There was a time a month ago where I felt that the NCAA was making progress.
Anddddddddddd then it was gone:
There’s a great scene in Godfather III, where Michael Corleone says his iconic line “just when I thought I was out, they pullllll me back in!”
This is what the NCAA does time and time again. Just when I thought I was out, they pull me back in:
SOURCE-The council is scheduled to meet Wednesday in Indianapolis to review the updated guidelines and directives, which in many cases appear to specify and narrow the circumstances in which athletes should be given waivers and raise the documentation requirements to obtain them. Compliance staffs at Division I schools were made aware of the proposals last week.
The biggest issue the NCAA has to fix at the moment is allowing their student-athletes to profit off their image and likeness. Next up in line is fixing the transfer issue. It’s pretty simple. If a player doesn’t like where he is, he should be able to leave. If there are better opportunities for him or her, there should be zero issues in them gaining eligibility after a transfer. This is how it works for coaches and non-student-athletes across the country. Why should it be different for a 19-year-old?
In 2018, the NCAA implemented a new policy that would allow waivers to be granted on a case-by-case basis by the committee if the athlete could demonstrate “documented mitigating circumstances outside of the student-athlete’s control and directly impacts the health, safety or well-being of the student-athlete.”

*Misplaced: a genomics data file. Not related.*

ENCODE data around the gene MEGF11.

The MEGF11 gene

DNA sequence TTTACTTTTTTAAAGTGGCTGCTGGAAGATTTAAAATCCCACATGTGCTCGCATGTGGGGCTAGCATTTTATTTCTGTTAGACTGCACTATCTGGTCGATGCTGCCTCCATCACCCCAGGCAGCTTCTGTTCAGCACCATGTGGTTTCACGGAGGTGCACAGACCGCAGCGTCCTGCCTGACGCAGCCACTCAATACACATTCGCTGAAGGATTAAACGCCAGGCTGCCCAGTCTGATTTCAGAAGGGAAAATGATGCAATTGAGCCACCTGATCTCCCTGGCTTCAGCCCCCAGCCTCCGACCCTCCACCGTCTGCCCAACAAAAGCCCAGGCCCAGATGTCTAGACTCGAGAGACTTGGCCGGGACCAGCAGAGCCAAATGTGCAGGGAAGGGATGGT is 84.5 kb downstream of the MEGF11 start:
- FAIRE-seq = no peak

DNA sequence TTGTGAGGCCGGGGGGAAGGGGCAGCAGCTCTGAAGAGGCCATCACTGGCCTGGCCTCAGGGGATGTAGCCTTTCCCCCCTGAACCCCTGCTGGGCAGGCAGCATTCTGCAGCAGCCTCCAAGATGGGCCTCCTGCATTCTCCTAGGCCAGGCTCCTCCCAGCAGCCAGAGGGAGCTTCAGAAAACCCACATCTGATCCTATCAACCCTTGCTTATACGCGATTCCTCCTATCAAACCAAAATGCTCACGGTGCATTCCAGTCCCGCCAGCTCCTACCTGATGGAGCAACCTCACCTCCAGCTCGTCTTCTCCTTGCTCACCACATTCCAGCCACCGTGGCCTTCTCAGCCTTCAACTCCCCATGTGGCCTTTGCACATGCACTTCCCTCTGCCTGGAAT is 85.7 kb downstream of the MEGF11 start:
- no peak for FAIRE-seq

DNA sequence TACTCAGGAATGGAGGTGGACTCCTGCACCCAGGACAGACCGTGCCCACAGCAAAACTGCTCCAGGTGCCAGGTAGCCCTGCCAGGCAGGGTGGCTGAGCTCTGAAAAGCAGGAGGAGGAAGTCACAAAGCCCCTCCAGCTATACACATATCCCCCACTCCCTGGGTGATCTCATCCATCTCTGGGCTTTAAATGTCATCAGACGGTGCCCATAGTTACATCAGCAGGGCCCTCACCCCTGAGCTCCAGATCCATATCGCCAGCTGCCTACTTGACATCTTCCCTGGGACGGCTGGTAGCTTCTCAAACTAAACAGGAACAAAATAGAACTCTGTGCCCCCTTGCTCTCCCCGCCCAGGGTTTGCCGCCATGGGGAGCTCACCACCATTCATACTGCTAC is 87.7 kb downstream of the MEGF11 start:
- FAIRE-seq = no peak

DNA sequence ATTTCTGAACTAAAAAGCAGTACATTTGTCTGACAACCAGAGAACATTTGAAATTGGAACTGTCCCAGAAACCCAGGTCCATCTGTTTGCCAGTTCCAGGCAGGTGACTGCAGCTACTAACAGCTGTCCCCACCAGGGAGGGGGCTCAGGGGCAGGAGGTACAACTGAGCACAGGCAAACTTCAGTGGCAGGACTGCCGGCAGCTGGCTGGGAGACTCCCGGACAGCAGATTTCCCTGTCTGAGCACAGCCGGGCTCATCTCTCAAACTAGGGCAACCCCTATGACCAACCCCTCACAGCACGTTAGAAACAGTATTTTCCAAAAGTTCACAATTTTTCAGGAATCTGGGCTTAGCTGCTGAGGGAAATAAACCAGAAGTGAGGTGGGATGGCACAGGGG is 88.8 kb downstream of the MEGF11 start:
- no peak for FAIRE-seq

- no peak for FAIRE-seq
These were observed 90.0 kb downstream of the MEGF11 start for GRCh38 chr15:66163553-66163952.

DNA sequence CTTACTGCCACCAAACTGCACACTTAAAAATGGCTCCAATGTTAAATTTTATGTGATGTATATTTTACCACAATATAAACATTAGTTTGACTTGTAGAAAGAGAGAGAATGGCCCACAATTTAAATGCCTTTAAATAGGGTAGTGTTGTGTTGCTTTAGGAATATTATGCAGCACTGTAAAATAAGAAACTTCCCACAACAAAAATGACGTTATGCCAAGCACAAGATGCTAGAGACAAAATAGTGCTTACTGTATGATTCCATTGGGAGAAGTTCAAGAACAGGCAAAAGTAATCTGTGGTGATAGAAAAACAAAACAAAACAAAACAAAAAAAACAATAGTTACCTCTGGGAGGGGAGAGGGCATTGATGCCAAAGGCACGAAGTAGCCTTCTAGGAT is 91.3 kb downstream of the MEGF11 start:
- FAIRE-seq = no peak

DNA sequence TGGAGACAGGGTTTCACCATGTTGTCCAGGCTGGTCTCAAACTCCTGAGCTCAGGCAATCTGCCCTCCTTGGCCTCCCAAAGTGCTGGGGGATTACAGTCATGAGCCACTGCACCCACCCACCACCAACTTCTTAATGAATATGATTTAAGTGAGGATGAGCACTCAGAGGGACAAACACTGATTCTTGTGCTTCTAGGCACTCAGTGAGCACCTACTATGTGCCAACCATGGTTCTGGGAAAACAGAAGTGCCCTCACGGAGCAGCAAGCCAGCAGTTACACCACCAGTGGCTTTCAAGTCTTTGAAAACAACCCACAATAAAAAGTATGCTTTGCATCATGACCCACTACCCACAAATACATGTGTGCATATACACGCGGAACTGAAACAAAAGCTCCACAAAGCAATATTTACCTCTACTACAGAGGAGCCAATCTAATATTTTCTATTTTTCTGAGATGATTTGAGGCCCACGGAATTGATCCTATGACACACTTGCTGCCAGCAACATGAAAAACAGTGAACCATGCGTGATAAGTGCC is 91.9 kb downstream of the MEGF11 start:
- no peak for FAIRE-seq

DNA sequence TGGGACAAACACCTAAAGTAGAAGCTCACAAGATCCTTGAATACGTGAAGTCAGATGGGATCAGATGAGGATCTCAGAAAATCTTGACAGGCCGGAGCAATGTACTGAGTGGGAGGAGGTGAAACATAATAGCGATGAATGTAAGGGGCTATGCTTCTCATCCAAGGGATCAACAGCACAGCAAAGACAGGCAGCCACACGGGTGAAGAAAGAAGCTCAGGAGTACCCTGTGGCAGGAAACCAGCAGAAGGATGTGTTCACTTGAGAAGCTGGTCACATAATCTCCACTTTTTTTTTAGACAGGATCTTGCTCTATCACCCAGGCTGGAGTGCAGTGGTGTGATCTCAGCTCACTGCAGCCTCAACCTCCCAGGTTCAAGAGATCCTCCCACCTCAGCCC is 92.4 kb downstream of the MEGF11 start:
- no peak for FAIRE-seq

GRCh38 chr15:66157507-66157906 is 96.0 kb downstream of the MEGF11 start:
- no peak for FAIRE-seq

The updated language of that same guideline is less broad, requiring “documented extenuating, extraordinary and mitigating circumstances outside of the student-athlete’s control that directly impacts the health, safety or well-being of the student-athlete.”
I have no idea what “extenuating, extraordinary” means considering there were instances like these in 2019 that did not result in a waiver being granted:
Wanting to be closer to your sick grandfather that had a massive role in your football career? Not extraordinary.
Mental health issues? Not extraordinary.
A brain tumor? Not extraordinary.
There’s no consistency in these decisions. That’s why they should just tear it down and start giving the rights to student-athletes that every other student in America. There’d be no controversy.
Also, I have yet to be told why it’s okay for a coach to not have to sit out a year of “eligibility.” Why not? Because they are paid?
I love college football. I love college basketball. It just stinks seeing them ruined by these rules that make very little sense.